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Open AccessArticle

Global Crop Monitoring: A Satellite-Based Hierarchical Approach

Division for Digital Agriculture, Key Laboratory of Digital Earth Science, Institute of Remote Sensing and Digital Earth (RADI), Chinese Academy of Sciences (CAS), Olympic Village Science Park, W. Beichen Road, Beijing 100101, China
Author to whom correspondence should be addressed.
Academic Editors: Yoshio Inoue and Prasad S. Thenkabail
Remote Sens. 2015, 7(4), 3907-3933;
Received: 29 September 2014 / Revised: 7 March 2015 / Accepted: 17 March 2015 / Published: 1 April 2015
(This article belongs to the Special Issue Remote Sensing in Food Production and Food Security)
PDF [35033 KB, uploaded 1 April 2015]


Taking advantage of multiple new remote sensing data sources, especially from Chinese satellites, the CropWatch system has expanded the scope of its international analyses through the development of new indicators and an upgraded operational methodology. The approach adopts a hierarchical system covering four spatial levels of detail: global, regional, national (thirty-one key countries including China) and “sub-countries” (for the nine largest countries). The thirty-one countries encompass more that 80% of both production and exports of maize, rice, soybean and wheat. The methodology resorts to climatic and remote sensing indicators at different scales. The global patterns of crop environmental growing conditions are first analyzed with indicators for rainfall, temperature, photosynthetically active radiation (PAR) as well as potential biomass. At the regional scale, the indicators pay more attention to crops and include Vegetation Health Index (VHI), Vegetation Condition Index (VCI), Cropped Arable Land Fraction (CALF) as well as Cropping Intensity (CI). Together, they characterize crop situation, farming intensity and stress. CropWatch carries out detailed crop condition analyses at the national scale with a comprehensive array of variables and indicators. The Normalized Difference Vegetation Index (NDVI), cropped areas and crop conditions are integrated to derive food production estimates. For the nine largest countries, CropWatch zooms into the sub-national units to acquire detailed information on crop condition and production by including new indicators (e.g., Crop type proportion). Based on trend analysis, CropWatch also issues crop production supply outlooks, covering both long-term variations and short-term dynamic changes in key food exporters and importers. The hierarchical approach adopted by CropWatch is the basis of the analyses of climatic and crop conditions assessments published in the quarterly “CropWatch bulletin” which provides accurate and timely information essential to food producers, traders and consumers. View Full-Text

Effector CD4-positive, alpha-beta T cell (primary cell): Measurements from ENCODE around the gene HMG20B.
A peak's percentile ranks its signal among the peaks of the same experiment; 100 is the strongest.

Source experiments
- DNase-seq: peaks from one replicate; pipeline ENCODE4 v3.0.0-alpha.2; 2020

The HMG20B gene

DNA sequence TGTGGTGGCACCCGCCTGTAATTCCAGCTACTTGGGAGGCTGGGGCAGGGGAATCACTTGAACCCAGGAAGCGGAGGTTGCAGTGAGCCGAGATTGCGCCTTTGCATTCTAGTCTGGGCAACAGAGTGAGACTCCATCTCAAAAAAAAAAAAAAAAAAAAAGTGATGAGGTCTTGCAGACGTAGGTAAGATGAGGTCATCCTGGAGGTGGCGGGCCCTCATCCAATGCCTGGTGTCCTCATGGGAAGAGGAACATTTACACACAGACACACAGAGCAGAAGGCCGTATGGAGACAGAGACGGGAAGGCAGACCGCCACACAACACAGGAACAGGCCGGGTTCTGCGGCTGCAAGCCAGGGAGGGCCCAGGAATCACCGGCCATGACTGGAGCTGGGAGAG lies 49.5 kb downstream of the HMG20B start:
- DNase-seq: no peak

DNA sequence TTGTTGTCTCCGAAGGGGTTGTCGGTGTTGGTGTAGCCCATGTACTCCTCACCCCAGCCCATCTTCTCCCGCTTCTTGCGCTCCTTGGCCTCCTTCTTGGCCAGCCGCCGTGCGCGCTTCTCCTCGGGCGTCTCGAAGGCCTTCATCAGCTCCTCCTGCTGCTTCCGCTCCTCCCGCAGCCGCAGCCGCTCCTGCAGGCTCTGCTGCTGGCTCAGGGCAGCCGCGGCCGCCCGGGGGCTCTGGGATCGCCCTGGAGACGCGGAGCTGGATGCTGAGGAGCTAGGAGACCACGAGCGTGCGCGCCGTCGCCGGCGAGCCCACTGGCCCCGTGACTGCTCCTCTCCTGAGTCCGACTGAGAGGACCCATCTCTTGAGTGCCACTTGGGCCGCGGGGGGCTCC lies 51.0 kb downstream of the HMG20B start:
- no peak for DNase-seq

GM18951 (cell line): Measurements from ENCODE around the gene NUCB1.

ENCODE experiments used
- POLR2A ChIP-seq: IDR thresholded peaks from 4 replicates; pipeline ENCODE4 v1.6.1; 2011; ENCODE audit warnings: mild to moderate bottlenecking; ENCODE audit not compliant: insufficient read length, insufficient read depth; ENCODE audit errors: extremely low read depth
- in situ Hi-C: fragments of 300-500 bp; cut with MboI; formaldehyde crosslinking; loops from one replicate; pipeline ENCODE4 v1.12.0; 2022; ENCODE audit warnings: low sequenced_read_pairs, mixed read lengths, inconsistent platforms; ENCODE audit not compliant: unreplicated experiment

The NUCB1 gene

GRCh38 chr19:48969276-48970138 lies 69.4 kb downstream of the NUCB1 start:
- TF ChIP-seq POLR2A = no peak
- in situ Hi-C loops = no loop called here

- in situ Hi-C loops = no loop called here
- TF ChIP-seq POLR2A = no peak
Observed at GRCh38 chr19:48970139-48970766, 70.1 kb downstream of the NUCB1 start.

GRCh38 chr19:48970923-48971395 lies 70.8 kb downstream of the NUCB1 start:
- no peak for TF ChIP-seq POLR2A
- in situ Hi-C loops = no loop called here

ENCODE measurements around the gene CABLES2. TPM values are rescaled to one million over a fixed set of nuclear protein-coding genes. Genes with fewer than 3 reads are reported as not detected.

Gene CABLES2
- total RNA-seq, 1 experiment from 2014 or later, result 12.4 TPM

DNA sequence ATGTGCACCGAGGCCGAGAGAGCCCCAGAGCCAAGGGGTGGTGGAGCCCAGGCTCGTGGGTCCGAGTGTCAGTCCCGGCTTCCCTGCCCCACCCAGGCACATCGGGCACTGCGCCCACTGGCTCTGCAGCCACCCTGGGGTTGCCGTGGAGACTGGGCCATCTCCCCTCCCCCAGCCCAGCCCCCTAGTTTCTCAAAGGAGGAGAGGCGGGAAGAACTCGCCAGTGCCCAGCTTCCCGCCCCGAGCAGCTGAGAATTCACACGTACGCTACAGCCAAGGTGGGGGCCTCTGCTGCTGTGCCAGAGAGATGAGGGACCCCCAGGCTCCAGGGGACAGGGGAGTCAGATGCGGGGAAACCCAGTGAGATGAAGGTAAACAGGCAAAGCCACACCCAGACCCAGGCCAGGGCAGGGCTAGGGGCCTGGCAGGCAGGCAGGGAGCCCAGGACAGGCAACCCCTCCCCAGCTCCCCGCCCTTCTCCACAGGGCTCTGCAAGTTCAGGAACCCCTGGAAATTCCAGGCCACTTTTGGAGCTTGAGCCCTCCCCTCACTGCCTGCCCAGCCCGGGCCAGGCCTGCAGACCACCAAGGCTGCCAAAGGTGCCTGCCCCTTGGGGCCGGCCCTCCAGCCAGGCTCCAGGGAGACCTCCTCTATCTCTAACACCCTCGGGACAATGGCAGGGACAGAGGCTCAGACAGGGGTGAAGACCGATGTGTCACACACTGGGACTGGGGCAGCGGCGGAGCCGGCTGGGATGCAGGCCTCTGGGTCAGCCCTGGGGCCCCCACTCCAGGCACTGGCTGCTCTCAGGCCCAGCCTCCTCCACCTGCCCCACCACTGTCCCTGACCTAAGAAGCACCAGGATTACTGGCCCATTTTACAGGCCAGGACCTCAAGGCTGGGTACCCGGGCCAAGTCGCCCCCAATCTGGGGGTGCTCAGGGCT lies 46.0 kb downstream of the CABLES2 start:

Keywords: CropWatch; global crop monitoring; remote sensing CropWatch; global crop monitoring; remote sensing

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This is an open access article distributed under the Creative Commons Attribution License which permits unrestricted use, distribution, and reproduction in any medium, provided the original work is properly cited (CC BY 4.0).

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MDPI and ACS Style

Wu, B.; Gommes, R.; Zhang, M.; Zeng, H.; Yan, N.; Zou, W.; Zheng, Y.; Zhang, N.; Chang, S.; Xing, Q.; Van Heijden, A. Global Crop Monitoring: A Satellite-Based Hierarchical Approach. Remote Sens. 2015, 7, 3907-3933.

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